No matter how you slice it, 2012 was an abject failure for Romero. But I'm bullish on him this year. When you look at his peripherals, not a lot changed. His BABIP leapt up to .311 from .242 and his first-pitch strike percentage plunged to 53.3 percent, well below league average. Other than that, I see a pitcher who was largely the same guy, but struggled for reasons that are hard to define. That happens from time to time. He induced ground balls at a 53.5-percent clip, and upgrading the middle infield to Jose Reyes and Maicer Izturis should help more of those balls find gloves. If he can get in front of hitters with more regularity, I think he'll continue on the trajectory he set from 2009-11. He's one of my favorite buy-low candidates this year.

? Speaking of trust, how should we value Melky Cabrera?Cabrera was in the midst of a breakout season last year when he gave us probably the most entertaining story in the entire sordid history of PED use. Cabrera was hitting .346/.390/.516 with 11 homers, 25 doubles and 10 triples through 113 games when he was suspended for the remainder of the regular season for violating the league's drug policy, then setting up a fake website in what was one of the most creative attempts at establishing an alibi we've ever seen. Now that he's active once again, can we take last year's numbers at face value?

While we can probably assume the PEDs inflated Cabrera's stats a bit, they didn't create them out of thin air. What's more worrisome to me is his .379 BABIP from 2012. That is simply an unsustainable number. As that inevitably regresses, so will all of his rate stats. In 2011, when he theoretically could have been using PEDs, he posted a .332 BABIP, so he does have a bit of a track record for a higher-than-average BABIP. On the other side of the ledger, he's entering his age-28 season, so there is reason to expect some growth in his prime. It's a tough call, but I value Cabrera as a strong second outfielder, though one I'd want to pair with a reliable power hitter.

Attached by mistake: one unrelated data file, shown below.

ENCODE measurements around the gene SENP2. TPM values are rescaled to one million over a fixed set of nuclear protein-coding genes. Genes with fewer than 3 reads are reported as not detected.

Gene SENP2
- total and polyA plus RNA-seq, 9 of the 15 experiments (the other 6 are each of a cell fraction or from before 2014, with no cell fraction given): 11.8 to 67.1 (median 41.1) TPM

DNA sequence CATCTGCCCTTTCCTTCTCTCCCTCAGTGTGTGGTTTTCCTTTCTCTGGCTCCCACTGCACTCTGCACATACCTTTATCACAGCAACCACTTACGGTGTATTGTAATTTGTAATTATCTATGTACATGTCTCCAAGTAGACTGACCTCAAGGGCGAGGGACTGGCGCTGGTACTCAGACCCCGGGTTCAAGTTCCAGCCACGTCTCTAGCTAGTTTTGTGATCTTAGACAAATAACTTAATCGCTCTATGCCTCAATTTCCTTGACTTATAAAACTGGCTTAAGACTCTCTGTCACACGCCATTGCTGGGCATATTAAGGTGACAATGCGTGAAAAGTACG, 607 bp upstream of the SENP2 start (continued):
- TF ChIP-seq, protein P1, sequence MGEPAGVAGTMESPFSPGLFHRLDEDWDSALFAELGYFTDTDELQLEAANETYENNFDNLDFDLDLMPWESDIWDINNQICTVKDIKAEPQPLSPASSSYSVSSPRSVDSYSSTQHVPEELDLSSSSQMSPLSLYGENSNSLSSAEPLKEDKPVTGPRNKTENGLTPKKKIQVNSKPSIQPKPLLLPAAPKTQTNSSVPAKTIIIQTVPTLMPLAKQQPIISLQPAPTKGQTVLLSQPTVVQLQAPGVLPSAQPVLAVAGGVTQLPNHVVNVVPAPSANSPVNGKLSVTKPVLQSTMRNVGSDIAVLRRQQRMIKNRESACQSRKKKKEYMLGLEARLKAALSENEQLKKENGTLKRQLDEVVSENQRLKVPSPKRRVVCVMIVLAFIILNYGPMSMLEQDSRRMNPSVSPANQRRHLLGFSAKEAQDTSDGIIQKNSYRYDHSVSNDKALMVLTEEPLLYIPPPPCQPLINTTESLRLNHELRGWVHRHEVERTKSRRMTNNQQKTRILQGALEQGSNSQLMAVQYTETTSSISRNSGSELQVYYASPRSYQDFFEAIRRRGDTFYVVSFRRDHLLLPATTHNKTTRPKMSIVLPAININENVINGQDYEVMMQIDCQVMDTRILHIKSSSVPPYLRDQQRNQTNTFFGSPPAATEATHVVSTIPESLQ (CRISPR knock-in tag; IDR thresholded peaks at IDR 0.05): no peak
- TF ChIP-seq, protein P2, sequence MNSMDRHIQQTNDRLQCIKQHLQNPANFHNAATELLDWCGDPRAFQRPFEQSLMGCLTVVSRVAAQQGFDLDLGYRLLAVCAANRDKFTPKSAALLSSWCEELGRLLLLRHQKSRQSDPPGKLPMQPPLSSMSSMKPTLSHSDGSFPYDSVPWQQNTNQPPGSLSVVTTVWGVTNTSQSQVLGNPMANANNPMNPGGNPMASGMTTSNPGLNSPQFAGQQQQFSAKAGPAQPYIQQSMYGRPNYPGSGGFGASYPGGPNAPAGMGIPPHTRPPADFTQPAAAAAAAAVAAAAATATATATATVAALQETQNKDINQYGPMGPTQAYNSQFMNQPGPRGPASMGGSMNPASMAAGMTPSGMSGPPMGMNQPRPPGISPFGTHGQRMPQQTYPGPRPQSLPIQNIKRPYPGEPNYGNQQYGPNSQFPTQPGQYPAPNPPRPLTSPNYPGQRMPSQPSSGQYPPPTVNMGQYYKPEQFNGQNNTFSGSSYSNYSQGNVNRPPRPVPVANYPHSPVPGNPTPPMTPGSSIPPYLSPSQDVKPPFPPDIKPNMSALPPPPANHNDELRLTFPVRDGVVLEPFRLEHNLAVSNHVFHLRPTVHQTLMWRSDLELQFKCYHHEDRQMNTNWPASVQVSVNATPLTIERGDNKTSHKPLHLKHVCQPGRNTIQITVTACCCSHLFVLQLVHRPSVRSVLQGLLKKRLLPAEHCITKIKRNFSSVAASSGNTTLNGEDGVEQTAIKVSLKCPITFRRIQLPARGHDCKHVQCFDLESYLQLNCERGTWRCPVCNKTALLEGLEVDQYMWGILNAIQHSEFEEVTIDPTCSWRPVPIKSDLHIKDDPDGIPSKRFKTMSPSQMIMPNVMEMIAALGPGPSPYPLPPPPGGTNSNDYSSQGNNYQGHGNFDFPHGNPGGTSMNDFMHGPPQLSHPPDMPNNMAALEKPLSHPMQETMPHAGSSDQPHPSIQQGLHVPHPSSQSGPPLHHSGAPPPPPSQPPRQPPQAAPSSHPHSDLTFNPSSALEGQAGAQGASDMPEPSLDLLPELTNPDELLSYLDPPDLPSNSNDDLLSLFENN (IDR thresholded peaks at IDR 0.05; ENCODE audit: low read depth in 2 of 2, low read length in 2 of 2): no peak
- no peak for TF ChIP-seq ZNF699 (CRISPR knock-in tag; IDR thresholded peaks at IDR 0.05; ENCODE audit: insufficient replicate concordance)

? Why are there so many trust issues with this team? Can we believe in Edwin Encarnacion's breakout?I'm going to kill any suspense and just tell you right away that the answer to this question is an unequivocal yes. Encarnacion was on the verge of a breakout with the Reds back in 2009 after hitting 26 homers and posting a .215 isolated slugging and .352 wOBA in 2008. Injuries ruined his 2009 and 2010 seasons, but he hit .272/.334/.453 with 17 homers in 2011. He finally put it all together last season, and he did it largely by becoming a different hitter.